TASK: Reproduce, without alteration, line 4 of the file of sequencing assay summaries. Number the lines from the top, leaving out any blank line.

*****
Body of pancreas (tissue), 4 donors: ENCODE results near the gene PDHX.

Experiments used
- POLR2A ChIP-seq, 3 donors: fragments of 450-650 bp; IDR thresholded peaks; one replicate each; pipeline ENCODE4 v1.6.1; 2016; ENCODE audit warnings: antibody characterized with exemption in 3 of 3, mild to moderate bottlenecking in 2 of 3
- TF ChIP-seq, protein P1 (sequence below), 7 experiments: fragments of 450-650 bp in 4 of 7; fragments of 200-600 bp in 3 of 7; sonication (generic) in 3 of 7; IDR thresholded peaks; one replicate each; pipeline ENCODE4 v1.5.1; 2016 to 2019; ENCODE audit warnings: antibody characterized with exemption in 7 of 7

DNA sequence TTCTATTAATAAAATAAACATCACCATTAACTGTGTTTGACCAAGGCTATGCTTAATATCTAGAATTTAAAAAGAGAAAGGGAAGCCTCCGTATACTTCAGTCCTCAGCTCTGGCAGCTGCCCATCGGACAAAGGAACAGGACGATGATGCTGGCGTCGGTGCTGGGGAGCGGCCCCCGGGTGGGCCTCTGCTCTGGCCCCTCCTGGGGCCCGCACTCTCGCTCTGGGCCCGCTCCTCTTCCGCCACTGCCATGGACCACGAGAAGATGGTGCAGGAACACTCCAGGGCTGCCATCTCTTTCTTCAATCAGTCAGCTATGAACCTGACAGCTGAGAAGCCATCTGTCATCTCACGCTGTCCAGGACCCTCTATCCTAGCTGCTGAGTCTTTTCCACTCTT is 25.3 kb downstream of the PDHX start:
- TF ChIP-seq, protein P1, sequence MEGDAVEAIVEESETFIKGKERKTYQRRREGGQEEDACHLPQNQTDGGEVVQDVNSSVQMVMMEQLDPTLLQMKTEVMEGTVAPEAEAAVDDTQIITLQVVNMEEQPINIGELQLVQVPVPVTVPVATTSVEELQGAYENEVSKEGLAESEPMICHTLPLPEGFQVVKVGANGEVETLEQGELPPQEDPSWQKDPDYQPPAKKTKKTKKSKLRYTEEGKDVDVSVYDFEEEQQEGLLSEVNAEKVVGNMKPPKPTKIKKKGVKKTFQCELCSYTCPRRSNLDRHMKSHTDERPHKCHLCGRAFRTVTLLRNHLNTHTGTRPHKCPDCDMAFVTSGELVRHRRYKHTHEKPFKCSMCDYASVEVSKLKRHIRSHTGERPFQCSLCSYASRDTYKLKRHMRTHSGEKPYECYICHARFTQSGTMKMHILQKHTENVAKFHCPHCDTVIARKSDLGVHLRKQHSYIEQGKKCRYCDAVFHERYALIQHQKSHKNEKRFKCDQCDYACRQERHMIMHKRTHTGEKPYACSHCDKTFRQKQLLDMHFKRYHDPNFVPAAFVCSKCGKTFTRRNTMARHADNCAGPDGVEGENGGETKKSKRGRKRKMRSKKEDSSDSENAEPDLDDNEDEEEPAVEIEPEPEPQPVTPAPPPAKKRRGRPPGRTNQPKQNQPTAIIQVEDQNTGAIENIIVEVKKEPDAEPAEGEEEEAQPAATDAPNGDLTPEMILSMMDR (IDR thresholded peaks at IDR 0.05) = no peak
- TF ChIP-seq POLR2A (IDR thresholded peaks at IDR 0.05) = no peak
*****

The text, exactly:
- TF ChIP-seq, protein P1 (sequence below), 7 experiments: fragments of 450-650 bp in 4 of 7; fragments of 200-600 bp in 3 of 7; sonication (generic) in 3 of 7; IDR thresholded peaks; one replicate each; pipeline ENCODE4 v1.5.1; 2016 to 2019; ENCODE audit warnings: antibody characterized with exemption in 7 of 7